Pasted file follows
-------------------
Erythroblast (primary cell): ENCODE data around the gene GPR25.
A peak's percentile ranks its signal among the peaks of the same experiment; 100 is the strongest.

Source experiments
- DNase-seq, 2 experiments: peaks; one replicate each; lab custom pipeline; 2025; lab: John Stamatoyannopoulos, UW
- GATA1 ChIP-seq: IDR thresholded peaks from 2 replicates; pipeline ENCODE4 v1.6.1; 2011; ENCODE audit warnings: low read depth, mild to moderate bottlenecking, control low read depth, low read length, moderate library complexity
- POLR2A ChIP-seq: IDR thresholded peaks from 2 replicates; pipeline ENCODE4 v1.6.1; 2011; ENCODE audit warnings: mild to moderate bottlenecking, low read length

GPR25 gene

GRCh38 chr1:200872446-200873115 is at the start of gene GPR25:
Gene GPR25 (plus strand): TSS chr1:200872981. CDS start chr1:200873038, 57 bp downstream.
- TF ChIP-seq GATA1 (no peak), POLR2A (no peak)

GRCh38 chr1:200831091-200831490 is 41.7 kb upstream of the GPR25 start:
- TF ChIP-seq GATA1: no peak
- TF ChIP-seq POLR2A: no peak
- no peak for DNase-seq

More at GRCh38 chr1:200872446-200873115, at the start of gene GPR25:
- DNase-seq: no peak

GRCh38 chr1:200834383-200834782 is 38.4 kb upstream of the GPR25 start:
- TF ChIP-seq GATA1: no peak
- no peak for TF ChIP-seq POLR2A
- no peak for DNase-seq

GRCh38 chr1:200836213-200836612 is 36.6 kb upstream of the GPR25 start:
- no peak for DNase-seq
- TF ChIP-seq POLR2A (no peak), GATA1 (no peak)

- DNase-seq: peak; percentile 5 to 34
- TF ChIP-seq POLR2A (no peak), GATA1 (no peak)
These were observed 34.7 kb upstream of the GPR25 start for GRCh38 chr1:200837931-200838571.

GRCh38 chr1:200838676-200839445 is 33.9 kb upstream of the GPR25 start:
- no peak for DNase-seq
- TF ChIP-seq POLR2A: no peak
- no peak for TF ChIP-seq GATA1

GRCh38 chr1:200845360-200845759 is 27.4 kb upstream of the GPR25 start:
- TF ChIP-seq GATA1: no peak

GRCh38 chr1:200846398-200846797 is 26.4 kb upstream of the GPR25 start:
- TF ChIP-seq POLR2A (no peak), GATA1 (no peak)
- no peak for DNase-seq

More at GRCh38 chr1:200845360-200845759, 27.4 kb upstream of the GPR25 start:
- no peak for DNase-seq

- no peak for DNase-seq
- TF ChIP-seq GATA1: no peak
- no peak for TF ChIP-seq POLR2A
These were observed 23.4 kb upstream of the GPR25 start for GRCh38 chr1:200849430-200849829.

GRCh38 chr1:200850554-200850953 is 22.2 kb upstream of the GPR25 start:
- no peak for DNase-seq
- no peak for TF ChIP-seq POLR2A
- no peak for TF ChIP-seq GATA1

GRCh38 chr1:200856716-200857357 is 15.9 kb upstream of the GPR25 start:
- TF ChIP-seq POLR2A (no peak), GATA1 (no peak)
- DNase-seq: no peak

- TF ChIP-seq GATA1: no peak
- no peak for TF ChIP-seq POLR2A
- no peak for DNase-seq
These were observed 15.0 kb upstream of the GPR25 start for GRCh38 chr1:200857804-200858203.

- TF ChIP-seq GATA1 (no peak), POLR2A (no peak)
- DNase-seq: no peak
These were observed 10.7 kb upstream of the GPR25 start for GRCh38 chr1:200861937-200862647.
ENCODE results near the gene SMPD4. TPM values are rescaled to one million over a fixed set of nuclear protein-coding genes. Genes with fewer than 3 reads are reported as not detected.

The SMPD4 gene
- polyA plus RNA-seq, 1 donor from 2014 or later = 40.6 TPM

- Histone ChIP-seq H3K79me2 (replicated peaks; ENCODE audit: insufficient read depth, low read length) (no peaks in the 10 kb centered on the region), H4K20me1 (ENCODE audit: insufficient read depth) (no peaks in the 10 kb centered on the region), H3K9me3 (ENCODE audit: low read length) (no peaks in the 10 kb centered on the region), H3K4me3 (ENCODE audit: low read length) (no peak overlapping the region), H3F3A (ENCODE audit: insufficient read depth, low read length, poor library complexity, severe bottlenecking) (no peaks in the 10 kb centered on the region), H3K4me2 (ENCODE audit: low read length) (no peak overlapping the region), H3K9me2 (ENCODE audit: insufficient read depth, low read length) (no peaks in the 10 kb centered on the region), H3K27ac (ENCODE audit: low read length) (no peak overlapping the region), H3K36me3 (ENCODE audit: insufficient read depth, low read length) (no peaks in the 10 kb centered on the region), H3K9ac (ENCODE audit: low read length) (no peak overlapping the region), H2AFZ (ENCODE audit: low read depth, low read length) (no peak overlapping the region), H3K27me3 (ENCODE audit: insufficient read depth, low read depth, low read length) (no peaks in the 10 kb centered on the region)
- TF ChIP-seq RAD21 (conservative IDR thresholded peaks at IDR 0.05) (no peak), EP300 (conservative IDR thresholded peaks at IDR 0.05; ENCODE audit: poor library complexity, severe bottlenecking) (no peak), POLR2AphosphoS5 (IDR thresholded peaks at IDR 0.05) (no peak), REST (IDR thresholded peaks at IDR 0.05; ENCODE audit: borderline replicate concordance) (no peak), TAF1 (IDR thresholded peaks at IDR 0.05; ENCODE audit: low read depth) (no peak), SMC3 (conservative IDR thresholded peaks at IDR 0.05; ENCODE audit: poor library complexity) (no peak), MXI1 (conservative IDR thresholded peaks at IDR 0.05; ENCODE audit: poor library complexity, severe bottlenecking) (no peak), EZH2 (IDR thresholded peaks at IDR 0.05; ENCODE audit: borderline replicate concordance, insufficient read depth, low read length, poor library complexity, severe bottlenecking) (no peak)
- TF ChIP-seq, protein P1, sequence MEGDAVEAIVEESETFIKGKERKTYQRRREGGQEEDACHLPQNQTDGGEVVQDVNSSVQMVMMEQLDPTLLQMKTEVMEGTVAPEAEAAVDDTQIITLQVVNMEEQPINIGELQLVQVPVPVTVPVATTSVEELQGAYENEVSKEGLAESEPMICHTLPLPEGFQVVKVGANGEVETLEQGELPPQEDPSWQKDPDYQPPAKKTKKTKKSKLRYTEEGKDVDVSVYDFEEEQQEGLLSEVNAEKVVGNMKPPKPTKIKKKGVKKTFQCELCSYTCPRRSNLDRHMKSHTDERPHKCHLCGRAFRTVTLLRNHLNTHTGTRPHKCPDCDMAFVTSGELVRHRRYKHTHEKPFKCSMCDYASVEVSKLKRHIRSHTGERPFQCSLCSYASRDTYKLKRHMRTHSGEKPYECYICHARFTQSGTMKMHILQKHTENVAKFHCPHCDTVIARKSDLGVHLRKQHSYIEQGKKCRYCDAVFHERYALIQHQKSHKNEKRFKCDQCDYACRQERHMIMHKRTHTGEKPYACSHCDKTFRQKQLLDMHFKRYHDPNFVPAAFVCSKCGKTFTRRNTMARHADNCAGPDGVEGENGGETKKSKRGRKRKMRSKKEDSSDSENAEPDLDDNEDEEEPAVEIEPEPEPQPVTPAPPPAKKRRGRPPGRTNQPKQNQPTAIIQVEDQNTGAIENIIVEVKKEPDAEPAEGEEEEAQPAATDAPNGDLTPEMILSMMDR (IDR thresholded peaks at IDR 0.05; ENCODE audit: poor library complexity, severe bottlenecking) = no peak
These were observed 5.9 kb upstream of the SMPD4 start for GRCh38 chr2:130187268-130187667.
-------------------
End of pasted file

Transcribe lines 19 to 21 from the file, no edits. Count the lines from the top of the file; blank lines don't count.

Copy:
- no peak for TF ChIP-seq POLR2A
- no peak for DNase-seq

GRCh38 chr1:200836213-200836612 is 36.6 kb upstream of the GPR25 start: